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Author Topic: How to tame swaying cymbals (because of wind)?  (Read 704 times)

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Offline TheMetalist

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How to tame swaying cymbals (because of wind)?
« on: June 15, 2019, 05:05:51 PM »
I recently recorded an outdoor show when it was very windy. Because of this the overheads/cymbals bounces around on the recording. Is it possible to tame them somehow?

I know about the excellent tool 'Monomaker' which I use a lot to stop disturbing bass frequencies (mostly 100-250 Hz) from ruining a recording completely. Is there some similar tool to use on higher frequencies? Don't want to turn them to mono, just make them more focused and easier to eq. As they are now they are all over the place.

Any ideas, tips and tricks are welcome.
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Offline goodcooker

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Re: How to tame swaying cymbals (because of wind)?
« Reply #1 on: June 15, 2019, 11:14:49 PM »

Wind can create really bad phasing in the high end frequencies coming from a PA system at distance. I don't know of a way to "correct" it since you were recording it the way it was presented.

If anyone else knows a way to fix it it involves some sort of magic wand. The only thing I've ever tried was to EQ out some of the high end frequencies and/or use multiband compression but that just made it worse.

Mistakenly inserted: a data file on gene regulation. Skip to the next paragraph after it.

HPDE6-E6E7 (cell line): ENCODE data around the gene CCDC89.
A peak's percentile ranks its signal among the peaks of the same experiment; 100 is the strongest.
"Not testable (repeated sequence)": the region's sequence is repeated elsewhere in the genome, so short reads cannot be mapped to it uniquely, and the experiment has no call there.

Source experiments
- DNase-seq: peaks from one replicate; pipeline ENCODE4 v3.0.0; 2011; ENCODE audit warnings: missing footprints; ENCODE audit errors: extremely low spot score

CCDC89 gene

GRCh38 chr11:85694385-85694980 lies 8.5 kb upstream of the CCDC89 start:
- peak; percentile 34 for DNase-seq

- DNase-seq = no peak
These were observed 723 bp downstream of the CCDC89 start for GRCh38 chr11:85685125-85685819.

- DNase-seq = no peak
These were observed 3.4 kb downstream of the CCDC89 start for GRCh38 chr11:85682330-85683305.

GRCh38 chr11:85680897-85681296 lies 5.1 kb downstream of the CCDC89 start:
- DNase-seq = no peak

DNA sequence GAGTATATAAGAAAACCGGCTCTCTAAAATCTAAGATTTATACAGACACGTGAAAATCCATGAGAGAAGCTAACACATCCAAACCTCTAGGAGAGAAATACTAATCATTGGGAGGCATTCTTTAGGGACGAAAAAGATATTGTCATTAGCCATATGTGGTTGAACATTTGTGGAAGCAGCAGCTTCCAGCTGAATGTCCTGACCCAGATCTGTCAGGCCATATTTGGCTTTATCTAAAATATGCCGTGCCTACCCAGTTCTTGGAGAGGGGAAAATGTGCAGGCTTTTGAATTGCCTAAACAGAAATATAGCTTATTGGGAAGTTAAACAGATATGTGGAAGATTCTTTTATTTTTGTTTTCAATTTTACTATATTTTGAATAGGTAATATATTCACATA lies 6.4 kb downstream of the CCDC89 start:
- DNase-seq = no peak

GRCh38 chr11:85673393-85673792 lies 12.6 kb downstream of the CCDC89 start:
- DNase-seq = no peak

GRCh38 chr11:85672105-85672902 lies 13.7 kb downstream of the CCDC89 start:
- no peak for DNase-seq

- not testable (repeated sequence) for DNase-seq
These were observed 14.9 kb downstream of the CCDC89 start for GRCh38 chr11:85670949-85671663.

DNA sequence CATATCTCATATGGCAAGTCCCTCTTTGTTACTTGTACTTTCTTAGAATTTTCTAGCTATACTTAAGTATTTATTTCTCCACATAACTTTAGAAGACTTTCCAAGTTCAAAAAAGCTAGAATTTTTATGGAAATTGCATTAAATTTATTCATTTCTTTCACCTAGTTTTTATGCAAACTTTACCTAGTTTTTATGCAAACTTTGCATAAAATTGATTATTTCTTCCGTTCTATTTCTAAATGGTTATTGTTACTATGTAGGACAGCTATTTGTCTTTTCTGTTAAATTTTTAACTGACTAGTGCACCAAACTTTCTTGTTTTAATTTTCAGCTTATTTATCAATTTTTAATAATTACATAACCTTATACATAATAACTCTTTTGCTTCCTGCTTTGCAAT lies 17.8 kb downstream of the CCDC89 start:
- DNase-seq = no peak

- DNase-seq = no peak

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Offline hoserama

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Re: How to tame swaying cymbals (because of wind)?
« Reply #2 on: June 16, 2019, 12:03:41 AM »
I recently recorded an outdoor show when it was very windy. Because of this the overheads/cymbals bounces around on the recording. Is it possible to tame them somehow?

I know about the excellent tool 'Monomaker' which I use a lot to stop disturbing bass frequencies (mostly 100-250 Hz) from ruining a recording completely. Is there some similar tool to use on higher frequencies? Don't want to turn them to mono, just make them more focused and easier to eq. As they are now they are all over the place.

Any ideas, tips and tricks are welcome.

Izotope Ozone has the Spatializer, which lets you expand/narrow stereo width for whatever frequency range you pick. You could narrow the higher freqs with that.